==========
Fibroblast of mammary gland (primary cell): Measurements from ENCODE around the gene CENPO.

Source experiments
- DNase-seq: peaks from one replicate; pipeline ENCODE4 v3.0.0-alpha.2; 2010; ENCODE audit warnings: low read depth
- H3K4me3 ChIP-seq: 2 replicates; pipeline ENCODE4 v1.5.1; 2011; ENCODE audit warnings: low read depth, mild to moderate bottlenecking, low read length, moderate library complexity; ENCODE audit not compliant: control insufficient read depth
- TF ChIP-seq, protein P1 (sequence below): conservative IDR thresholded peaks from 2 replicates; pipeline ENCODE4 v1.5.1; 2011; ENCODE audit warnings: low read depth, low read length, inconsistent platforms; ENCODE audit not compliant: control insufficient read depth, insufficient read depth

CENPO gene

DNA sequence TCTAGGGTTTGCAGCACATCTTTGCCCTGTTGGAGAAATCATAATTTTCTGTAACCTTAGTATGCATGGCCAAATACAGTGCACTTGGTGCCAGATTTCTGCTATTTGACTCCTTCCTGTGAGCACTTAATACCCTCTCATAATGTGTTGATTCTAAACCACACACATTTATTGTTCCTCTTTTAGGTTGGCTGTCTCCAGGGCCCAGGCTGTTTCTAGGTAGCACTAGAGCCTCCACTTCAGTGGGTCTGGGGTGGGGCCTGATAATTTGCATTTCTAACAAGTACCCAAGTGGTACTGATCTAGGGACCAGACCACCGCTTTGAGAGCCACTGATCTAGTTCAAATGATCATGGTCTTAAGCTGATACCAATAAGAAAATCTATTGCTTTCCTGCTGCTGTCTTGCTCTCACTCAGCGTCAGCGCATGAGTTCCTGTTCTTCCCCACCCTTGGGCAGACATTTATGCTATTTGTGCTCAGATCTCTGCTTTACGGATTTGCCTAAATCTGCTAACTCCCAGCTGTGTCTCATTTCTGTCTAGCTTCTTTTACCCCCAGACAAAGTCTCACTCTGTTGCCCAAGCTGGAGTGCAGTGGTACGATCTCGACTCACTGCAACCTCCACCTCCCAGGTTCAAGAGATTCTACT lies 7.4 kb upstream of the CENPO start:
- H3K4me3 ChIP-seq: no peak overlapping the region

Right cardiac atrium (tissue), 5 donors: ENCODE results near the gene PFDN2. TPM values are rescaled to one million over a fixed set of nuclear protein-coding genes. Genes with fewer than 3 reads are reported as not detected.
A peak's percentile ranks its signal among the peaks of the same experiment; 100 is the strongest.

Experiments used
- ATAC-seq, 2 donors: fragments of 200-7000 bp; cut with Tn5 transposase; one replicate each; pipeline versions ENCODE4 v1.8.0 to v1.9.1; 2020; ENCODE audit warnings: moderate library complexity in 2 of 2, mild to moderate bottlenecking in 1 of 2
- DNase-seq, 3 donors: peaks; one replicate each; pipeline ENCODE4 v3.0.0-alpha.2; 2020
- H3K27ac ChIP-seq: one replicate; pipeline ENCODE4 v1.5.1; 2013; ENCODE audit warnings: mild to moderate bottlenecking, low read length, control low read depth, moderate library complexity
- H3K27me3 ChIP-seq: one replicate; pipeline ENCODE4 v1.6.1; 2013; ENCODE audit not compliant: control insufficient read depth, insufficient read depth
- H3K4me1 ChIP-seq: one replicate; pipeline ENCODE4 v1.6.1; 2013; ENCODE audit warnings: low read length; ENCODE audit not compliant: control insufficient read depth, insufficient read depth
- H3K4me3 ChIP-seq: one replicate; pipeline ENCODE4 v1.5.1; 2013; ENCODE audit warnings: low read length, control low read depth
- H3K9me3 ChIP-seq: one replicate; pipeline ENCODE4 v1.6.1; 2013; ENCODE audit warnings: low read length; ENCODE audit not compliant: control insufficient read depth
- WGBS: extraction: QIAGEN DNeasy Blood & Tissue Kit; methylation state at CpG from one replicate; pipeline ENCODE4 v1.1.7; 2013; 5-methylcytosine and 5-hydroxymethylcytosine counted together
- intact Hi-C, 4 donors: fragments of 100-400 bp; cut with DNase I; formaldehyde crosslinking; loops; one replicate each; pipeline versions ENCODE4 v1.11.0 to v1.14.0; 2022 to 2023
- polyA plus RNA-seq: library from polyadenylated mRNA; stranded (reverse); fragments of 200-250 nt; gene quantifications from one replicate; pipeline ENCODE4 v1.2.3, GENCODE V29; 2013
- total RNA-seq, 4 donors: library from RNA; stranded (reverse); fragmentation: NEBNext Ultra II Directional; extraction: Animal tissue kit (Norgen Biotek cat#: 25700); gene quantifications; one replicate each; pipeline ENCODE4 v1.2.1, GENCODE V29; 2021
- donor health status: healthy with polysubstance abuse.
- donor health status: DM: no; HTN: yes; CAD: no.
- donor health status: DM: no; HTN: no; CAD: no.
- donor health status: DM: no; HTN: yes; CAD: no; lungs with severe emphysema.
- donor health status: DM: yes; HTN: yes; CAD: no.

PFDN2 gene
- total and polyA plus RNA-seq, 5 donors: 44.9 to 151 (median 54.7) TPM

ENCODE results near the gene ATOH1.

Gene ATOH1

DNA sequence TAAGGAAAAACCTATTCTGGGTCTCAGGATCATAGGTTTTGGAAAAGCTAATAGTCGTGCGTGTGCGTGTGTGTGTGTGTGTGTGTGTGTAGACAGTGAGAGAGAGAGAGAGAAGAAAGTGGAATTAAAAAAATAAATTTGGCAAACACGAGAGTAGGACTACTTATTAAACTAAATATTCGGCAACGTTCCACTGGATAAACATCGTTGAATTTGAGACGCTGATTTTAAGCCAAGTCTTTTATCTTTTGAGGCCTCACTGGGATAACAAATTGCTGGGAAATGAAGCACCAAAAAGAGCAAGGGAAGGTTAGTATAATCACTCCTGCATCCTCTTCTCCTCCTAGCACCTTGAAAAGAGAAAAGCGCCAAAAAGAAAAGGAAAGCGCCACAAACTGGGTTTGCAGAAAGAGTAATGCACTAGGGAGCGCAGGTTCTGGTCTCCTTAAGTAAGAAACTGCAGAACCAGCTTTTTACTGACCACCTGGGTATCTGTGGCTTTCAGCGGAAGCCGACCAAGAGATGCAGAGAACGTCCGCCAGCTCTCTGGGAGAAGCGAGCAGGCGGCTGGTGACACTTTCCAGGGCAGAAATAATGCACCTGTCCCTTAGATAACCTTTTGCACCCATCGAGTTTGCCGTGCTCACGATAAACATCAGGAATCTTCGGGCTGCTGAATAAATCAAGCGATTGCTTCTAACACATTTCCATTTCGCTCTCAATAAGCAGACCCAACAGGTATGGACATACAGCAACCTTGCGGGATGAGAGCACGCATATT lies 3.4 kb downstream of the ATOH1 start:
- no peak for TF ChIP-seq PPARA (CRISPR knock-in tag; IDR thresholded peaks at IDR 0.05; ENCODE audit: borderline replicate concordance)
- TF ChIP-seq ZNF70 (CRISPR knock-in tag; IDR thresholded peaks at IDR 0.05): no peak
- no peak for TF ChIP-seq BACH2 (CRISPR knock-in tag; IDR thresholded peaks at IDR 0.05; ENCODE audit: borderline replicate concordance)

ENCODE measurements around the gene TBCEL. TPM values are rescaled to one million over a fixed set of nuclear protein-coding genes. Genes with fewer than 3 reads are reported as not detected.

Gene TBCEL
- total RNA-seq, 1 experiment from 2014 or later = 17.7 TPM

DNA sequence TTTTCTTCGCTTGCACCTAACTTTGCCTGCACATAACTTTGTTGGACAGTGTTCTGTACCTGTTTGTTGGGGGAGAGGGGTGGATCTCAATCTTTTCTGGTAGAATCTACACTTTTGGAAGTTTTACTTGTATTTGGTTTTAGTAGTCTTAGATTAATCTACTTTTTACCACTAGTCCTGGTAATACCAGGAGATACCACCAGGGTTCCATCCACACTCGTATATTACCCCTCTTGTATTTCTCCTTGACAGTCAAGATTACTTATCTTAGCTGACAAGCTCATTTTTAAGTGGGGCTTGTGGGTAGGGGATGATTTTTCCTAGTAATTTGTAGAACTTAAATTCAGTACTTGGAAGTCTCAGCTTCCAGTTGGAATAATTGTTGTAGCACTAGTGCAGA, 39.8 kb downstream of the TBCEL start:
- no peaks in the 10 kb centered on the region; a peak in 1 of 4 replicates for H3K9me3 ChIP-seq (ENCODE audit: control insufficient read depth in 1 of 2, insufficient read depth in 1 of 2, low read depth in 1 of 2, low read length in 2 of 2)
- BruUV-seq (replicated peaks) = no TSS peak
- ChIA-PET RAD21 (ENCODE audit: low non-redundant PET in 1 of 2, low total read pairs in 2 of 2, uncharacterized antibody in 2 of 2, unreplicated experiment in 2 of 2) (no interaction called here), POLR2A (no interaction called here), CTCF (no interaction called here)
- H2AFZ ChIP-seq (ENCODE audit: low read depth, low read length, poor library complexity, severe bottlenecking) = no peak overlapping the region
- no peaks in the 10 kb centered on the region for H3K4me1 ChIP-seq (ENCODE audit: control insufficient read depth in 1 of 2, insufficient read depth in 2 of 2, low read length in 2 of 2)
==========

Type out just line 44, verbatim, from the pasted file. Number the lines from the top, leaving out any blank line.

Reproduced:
- no peaks in the 10 kb centered on the region for H3K4me1 ChIP-seq (ENCODE audit: control insufficient read depth in 1 of 2, insufficient read depth in 2 of 2, low read length in 2 of 2)